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Despite the significant improvement in internal medicine and supportive therapy in recent years, liver fibrosis/cirrhosis remains a serious health issue in hepatitis B virus (HBV) infected patients. Invasive liver biopsy is presently the best means of diagnosing cirrhosis, but it carries a significant risk and has well recognised limitations such as sampling error, hence the importance in developing early diagnosis biomarkers. With this aim, we performed a pilot proteomic study to assess this as a strategy for plasma marker detection in patients suffering from HBV-associated liver cirrhosis.
Plasma from eight chronic HBV-infection patients and from eight HBV-related cirrhotic patients were selected and proteome profiles were created by two-dimensional electrophoresis. The strategy included the use of ProteoMiner enrichment kit for the reduction of highly abundance proteins (e.g. albumin and IgG) prior to proteomic analyses with the goal to improve detection of novel candidate markers.
One reproducible spot was found to be completely repressed in plasma samples from cirrhotic patients and mass spectrometry analysis identified this a specific variant of the gelsolin actin-depolymerizing factor. Though further investigations are needed, especially in term of clinical validation, to our knowledge this is the first time that gelsolin is proposed as potential biomarker in HBV-related liver pathologies.
Our findings confirm the potential utility of gelsolin either as a prognostic marker or a replacement therapeutic agent to alleviate liver injury.
Hepatitis B virus (HBV) is the prototype member of the family Hepadnaviridae that also includes viruses that can infect higher primates such as chimpanzees, and lower primates such as tupaia1. Approximately 350 million individuals has been infected with HBV and each year, an estimated 1 million persons die from chronic complications of the disease. Although chronic hepatitis B infection has a worldwide distribution, the vast majority of infected persons reside in Asia, the Middle East or Africa2, where there is a concomitant high incidence of hepatocellular carcinoma (HCC)3. HBV is a non-cytopathic virus and chronic hepatitis B is developed when the immune response that normally clears the infection fails to have a function or is too weak to be effective. Thus, infections are almost always chronic following exposure of children younger than 1 year or of immunocompromised individuals4–6. HBV infection may or may not be symptomatic and the outcome of infection to a large extent is determined by the immune status of the individual7. Successful clearance and resolution of infection also depends on the age and immune status of the individual. The complications of chronic HBV infection are well known and include liver cirrhosis, liver cancer as well as liver failure8,9. Cirrhosis is a consequence of chronic liver disease characterized by replacement of liver tissue by fibrous scar tissue as well as regenerative nodules, leading to progressive loss of liver function. Liver cirrhosis could be reversible, and accurate diagnosis is crucial to the management of patients. Pathologic diagnosis with liver biopsy has long been the gold standard for assessing the degree of fibrosis, but it is an invasive procedure with inherent risk and sampling variability. Plasma-based tests of liver cirrhosis have attracted more attention in recent years because plasma sample can be easily obtained from blood collection of patients10. Human blood plasma is one of the most important proteome from a clinical and medical point of view and the discovery of new biomarkers is a very challenging process which has become the basis for preventive medicine. However, plasma is also the most complex human-derived sample for proteomic analysis because it contains the widest dynamic range of cellular protein species in the body. In fact, several plasmatic proteins are synthesized in the liver and the majority of these change their structures and abundance in response to liver disease11. Tens of thousands of proteins, with their cleaved or modified forms, have been estimated to be present in the plasma. A small number of proteins such as albumin, immunoglobulins, α-1-antitrypsin, transferrin, and haptoglobins are present in concentrations in the milligram to tens of milligrams per milliliter range and together account for as much as 90% of the total plasma protein called “highly-abundant proteins” (HAP)12. On the other hand, a large number of proteins, including many that are, or could be, diagnostically significant are comprised into “low-abundant proteins” (LAP) because when such proteins are released into around 6 L of blood, their final concentration becomes extremely low. The presence of “highly-abundant proteins” and “low-abundant proteins” represents the major problem in proteome studies which use plasma and serum samples because the first protein content masks the second one. Depletion of abundant plasma proteins will help in the discovery and detection of less abundant proteins that may prove to be informative disease markers13. To overcome the above-described difficulties, prefractionation methods have been recently developed14 and a novel sample preparation tool is now commercially available under the trade name of ProteoMiner15. This protein enrichment technology is based on the interaction of complex protein sample with large, highly diverse library of hexapeptides bound to a chromatographic support where each unique hexapeptide binds to a unique protein sequence. High-abundance proteins quickly saturate their ligands because of the bead capacity limits binding capacity and excess protein is washed out during the procedure. In contrast, low-abundance proteins are concentrated on their specific ligands, thereby decreasing the dynamic range of sample proteins. When analyzed in downstream applications (e.g., electrophoresis) the number of proteins detected is dramatically increased16. This peculiar property of revealing novel low-abundance species is of extremely interest within biomarker discovery investigations.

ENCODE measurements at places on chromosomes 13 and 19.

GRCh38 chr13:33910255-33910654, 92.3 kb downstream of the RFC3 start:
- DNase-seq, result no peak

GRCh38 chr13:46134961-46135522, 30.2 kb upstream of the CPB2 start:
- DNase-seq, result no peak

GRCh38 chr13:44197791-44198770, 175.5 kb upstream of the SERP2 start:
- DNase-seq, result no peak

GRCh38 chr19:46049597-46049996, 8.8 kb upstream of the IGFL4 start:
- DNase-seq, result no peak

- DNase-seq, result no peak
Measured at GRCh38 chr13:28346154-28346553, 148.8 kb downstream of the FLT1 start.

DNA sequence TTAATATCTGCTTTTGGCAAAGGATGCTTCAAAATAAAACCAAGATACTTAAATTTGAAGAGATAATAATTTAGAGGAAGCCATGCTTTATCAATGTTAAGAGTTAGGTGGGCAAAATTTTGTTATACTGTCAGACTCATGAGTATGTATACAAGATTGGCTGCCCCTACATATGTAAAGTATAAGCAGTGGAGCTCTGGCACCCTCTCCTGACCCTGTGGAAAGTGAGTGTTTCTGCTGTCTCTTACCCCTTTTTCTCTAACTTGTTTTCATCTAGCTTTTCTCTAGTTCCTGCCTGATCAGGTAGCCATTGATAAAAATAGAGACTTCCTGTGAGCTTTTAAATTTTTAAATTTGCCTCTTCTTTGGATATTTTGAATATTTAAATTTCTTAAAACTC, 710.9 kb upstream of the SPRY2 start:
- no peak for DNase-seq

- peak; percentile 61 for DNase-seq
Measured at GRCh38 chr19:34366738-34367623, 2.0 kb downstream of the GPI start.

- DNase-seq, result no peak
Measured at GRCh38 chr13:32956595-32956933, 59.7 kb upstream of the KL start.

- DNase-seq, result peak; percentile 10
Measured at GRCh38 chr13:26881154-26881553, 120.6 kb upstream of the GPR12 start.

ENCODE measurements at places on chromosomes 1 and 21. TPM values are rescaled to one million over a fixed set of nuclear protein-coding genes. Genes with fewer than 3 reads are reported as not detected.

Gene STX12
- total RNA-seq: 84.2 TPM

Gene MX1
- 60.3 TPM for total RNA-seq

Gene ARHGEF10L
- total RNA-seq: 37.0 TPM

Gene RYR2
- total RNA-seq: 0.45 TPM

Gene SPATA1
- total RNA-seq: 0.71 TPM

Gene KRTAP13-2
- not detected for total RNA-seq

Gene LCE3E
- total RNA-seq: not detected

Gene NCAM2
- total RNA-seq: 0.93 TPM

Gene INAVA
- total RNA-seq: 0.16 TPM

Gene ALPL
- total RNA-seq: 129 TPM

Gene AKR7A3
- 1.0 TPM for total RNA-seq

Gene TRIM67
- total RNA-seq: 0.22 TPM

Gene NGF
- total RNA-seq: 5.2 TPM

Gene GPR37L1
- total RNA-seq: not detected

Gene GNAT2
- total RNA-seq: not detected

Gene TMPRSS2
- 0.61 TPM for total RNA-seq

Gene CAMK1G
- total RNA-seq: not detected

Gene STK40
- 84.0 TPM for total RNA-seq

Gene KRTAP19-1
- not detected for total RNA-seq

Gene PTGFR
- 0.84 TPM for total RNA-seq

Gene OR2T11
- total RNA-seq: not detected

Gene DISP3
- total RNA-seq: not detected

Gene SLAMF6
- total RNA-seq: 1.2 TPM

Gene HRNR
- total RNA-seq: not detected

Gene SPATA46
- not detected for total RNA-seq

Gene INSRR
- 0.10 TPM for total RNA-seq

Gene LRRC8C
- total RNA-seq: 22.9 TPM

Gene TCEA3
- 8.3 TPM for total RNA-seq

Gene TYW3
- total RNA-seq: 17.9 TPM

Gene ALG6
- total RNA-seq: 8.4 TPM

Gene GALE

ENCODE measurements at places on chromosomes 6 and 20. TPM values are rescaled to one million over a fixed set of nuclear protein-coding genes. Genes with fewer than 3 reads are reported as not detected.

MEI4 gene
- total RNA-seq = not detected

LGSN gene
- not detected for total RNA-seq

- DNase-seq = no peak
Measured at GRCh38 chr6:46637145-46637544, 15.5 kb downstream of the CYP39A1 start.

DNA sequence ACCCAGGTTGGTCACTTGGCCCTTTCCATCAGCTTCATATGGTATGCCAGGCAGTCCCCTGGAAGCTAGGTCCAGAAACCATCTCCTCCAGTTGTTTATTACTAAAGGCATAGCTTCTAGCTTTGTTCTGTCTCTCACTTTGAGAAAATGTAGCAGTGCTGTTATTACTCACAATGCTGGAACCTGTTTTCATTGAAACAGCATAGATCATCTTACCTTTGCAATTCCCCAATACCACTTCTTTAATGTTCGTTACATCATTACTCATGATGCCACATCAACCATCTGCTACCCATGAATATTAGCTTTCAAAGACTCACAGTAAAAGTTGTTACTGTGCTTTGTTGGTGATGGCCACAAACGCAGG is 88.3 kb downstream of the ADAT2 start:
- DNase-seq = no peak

In our work, comparison between plasma proteomes from patients with liver cirrhosis associated to hepatitis B infection and chronic HBV-infection patients who were asymptomatic, has been performed to show a possible approach for plasma biomarker discovery and validation. Before proteomic analysis, the sample has been treated by ProteoMiner™ Protein Enrichment Technology and then analysed by 2D-IEF-SDS-PAGE and MS/MS to search for candidate markers of this liver disease.